For non-hearing aids, ASICs are overkill and too rigid with the types of functionality that they can support (remember, app-specific integrated chips). In the consumer hearables realm, the majority of devices run on digital signal processing chips (DSPs), which provide for more flexibility in the types of applications that they can support as they’re much more generalized in their uses. In addition, DSPs are used in a vast swath of consumer electronics devices, making them much more financially palatable for the consumer hearable OEMs to use to run their devices on.
Regulatory status aside, there are and will continue to be key differences from a hardware and technology standpoint between FDA-grade hearing aids and non-hearing aids, but certain differences are becoming less pronounced. Take battery life for example. Breakthroughs on the wireless technology side of things with the advent of Bluetooth Low Energy (BLE) and lower power DSPs allows for better battery preservation. Not to mention all the pocket chargers that are so pervasive now, allowing people to fast-charge their earbuds. There’s still quite a bit of disparity around battery life, but the gap is shrinking. That’s true for multiple facets of hearing aids vs. consumer hearables.
7. Consumer hearables and hearing aids share an increasing amount of qualities, but there are key differences and specific roles that each type of device will play into the future?
I think you’ve got it! There’s a popular 2010 Steve Jobs’ quote about the role that laptop and desktop computers took on as mobile became the dominant method of computing:
“When we were an agrarian nation, all cars were trucks, because that’s what you needed on the farm. But as vehicles started to be used in the urban centers, cars got more popular … PCs are going to be like trucks. They’re still going to be around, they’re still going to have a lot of value, but they’re going to be used by one out of X people.”
As hearables of all types broadly proliferate, I believe hearing aids will take on the same kind of specialty “truck” role that Jobs was describing. Hearing aids have always taken on a specialty-type role, what’s changed is the emergence of its more generalized counterpart.
8. What you are saying is that hearing aids always will be well-suited for some tasks, but consumer hearables are increasingly becoming capable of handling a wider load of tasks?
Exactly. This is where it might be helpful for us all to draw from our own personal experiences with how we compute today. How much of your daily computing is done on a phone? A tablet? A laptop? A desktop? Which tasks have migrated from one device to another in the past few years? Why?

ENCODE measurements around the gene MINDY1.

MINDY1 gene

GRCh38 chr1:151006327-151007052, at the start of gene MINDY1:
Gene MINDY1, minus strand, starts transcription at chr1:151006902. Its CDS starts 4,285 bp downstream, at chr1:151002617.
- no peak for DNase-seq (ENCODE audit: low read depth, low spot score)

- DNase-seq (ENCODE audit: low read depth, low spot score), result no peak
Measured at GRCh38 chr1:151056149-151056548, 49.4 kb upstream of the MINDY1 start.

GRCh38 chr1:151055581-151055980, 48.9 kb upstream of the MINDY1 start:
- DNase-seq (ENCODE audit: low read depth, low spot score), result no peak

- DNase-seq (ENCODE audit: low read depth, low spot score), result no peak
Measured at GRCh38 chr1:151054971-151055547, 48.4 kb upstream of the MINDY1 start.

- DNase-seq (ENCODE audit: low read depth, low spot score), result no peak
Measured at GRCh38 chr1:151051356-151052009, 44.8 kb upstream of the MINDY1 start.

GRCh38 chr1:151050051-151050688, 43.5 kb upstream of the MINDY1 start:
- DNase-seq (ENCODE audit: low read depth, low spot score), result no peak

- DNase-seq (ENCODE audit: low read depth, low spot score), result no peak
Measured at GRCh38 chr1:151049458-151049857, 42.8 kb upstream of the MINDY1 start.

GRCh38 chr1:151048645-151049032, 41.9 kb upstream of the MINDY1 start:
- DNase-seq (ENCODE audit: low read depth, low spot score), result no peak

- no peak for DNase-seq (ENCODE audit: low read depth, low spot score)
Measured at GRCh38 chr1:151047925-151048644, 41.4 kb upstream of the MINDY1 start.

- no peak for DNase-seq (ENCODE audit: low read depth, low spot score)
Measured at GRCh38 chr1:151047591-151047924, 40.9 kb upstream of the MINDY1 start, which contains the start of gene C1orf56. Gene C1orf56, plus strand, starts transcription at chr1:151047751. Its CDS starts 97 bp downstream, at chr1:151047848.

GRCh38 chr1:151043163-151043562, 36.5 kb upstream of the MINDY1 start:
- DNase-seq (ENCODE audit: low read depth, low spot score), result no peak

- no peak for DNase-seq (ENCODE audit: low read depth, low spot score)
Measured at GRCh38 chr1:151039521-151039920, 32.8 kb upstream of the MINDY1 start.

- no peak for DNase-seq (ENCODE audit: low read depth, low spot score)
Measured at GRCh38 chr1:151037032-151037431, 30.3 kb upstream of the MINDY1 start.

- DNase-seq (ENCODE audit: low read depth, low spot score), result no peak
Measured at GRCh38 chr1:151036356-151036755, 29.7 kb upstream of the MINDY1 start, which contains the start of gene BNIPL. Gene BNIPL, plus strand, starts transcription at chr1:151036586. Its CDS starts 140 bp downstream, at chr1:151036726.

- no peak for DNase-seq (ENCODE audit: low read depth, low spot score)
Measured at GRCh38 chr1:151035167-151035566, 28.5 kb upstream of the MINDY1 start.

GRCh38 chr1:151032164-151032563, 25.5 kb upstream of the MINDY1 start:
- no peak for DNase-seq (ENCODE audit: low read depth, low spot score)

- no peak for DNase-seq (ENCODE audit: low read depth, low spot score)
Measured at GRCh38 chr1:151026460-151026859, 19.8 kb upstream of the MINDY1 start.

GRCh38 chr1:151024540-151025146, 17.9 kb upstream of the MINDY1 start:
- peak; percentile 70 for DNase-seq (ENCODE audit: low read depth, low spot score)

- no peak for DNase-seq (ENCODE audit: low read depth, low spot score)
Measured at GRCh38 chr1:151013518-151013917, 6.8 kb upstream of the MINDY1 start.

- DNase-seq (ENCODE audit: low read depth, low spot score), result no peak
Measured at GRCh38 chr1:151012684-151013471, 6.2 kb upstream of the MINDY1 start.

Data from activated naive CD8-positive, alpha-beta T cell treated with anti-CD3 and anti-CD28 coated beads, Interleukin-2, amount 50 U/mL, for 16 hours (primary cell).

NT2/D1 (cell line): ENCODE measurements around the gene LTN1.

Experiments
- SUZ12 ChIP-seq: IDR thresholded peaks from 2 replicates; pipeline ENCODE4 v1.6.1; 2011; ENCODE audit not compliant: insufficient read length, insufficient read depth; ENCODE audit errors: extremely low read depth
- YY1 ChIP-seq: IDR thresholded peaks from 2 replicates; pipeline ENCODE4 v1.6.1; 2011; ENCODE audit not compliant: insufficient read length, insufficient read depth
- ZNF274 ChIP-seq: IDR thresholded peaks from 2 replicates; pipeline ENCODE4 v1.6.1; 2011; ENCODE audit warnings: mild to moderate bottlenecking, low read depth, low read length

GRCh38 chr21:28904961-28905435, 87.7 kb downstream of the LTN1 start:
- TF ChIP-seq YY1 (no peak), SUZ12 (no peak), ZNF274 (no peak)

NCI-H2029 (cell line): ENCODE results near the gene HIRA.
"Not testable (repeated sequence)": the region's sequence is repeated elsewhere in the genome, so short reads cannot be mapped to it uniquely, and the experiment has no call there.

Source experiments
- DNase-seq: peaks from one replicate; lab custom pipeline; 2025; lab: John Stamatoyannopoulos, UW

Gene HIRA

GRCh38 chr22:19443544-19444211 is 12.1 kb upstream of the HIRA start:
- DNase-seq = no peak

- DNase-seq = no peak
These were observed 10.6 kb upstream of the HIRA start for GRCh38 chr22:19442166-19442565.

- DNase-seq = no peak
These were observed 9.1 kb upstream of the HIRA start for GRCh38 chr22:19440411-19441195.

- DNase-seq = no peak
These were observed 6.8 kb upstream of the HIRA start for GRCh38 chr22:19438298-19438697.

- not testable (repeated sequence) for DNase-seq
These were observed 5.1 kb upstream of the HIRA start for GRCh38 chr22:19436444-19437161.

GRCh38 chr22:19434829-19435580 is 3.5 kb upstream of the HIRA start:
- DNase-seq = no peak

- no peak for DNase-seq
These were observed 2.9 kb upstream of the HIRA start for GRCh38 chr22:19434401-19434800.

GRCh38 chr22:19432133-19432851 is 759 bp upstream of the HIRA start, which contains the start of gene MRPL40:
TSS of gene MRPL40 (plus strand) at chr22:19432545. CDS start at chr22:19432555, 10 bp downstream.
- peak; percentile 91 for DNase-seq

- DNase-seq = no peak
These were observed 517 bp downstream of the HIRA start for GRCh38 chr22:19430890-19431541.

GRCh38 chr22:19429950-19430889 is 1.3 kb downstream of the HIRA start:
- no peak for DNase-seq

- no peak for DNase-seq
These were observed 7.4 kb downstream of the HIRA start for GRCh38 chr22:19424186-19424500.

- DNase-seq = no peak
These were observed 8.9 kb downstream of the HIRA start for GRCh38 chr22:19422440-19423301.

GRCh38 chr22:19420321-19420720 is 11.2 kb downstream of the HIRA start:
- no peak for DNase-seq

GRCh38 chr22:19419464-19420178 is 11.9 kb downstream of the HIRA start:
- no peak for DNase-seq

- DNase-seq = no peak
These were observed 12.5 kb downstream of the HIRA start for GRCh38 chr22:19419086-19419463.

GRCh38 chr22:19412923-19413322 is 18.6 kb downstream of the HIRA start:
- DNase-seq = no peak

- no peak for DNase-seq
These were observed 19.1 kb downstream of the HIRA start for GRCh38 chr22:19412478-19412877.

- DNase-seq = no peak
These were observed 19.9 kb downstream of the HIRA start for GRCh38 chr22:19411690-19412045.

This is why I fixated earlier on the definition of hearables. An increasing amount of people are wearing mini ear-computers and some ear-computers might be more optimal than other ear-computers for specific use cases, just as one might prefer using an iPad over an iPhone for certain things. For example, if a consumer frequently video conferences for work, what does their set up look like? Would they prefer those Zoom calls to be streamed through their hearing aids or through over-the-ear hearables that provide personalized audio augmentation?
I would argue that the rising sophistication of consumer hearables will ultimately serve as a big net-positive as they’re going to be one of the most powerful tools we’ll use to combat the “7-10 year gap” between when a consumer realizes they have some level of hearing loss and when they choose to take action.
9. I’m certainly very familiar with “the gap” with my patients, but not quite sure how hearables are going to fix this?
The question that the 7–10-year gap presents is, “why are people waiting so long to pursue hearing correction?” Price, access to hearing care, the stigma surrounding hearing aids, and denial are the most frequently cited objections to treating one’s hearing loss. Those four objections detract from hearing aids’ value proposition.
For the majority of prospective customers, the high price point, the process of seeing a hearing professional, and/or the negative connotations that the customer might have with hearing instruments, tend to outweigh the perceived upside of using hearing aids.
What’s interesting though is that people who do ultimately take the plunge and get professionally fitted with hearing aids, report high satisfaction rates. According to Market Trak 2022, 83% of hearing aid owners are cited as being satisfied overall with their hearing aids. (Powers & Carr, 2022) In fact, the satisfaction rate of hearing aids by device owners has continued to rise with Market Trak surveys over the years (e.g. 58% in 1989, increasing to 83% in 2022). (Kochkin, 1990)
So, the data would suggest that the persistently low adoption rates of hearing aids are less of a testament to the quality of the devices or the professional service, and more closely tied to compelling people to give the devices a fair shot in the first place.